SAN FRANCISCO — When it comes to glucose ingestion, the adolescent brain reacts differently than the adult brain. That’s according to functional MRI scans comparing the cerebral blood flow of lean adolescents with lean adults, Dr. Ania M. Jastreboff reported June 15 at the annual scientific sessions of the American Diabetes Association.
Researchers found that lean adolescents showed increased cerebral blood flow in several regions, including the reward-motivation region (striatum), the impulse control region (anterior cingulate cortex), and the prefrontal cortex, which is in charge of executive function regulation. All these regions undergo marked developmental changes during adolescence.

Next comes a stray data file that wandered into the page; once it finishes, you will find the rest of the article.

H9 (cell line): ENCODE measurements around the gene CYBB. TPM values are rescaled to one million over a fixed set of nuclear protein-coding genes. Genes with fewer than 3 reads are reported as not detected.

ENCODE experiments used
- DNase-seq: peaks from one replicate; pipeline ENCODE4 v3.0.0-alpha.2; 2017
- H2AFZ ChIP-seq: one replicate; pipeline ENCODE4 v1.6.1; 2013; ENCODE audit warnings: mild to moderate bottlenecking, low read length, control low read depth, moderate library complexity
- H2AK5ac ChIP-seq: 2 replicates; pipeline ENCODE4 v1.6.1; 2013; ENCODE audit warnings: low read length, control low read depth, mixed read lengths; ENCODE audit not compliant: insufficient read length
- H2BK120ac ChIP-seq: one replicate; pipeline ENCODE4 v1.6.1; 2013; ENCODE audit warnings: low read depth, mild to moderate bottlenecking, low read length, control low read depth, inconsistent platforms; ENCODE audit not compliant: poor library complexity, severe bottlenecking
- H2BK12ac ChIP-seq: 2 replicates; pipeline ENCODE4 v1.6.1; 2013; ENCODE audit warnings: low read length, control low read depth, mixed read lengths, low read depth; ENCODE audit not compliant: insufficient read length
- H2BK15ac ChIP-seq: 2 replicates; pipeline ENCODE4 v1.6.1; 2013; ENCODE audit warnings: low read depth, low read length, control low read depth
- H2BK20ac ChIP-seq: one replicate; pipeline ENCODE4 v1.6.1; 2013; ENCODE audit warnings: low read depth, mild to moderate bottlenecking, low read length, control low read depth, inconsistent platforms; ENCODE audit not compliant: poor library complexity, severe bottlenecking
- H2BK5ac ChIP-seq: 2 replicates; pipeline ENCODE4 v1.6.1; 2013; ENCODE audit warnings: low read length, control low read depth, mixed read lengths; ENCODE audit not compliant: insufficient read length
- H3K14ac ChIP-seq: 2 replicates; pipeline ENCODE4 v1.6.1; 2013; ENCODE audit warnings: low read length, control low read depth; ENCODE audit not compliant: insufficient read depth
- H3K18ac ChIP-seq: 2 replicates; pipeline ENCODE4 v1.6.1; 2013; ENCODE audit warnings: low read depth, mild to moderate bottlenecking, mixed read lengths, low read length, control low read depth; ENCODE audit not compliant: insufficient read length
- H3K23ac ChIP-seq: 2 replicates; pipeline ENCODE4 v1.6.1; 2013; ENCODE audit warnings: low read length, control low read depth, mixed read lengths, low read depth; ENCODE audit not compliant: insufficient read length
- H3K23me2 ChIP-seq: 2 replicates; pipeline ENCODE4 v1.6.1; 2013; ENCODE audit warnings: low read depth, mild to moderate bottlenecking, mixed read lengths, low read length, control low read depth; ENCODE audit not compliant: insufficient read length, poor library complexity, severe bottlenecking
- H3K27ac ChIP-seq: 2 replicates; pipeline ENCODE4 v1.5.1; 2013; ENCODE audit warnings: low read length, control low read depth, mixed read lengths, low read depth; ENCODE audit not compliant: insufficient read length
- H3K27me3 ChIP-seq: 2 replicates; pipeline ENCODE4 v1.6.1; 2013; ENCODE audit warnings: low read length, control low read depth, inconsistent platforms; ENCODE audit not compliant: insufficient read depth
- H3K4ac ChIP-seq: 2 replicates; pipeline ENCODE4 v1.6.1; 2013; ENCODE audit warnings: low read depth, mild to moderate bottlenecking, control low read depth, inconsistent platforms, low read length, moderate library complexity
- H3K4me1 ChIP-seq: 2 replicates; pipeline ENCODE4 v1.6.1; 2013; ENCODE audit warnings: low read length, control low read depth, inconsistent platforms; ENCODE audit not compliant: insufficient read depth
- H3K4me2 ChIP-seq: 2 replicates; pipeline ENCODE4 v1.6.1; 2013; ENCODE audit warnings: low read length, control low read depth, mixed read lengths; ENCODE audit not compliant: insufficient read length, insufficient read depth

In a video interview, Dr. Jastreboff, assistant professor of internal medicine and pediatrics at Yale University, New Haven, Conn., further explains the study’s findings and its implications.
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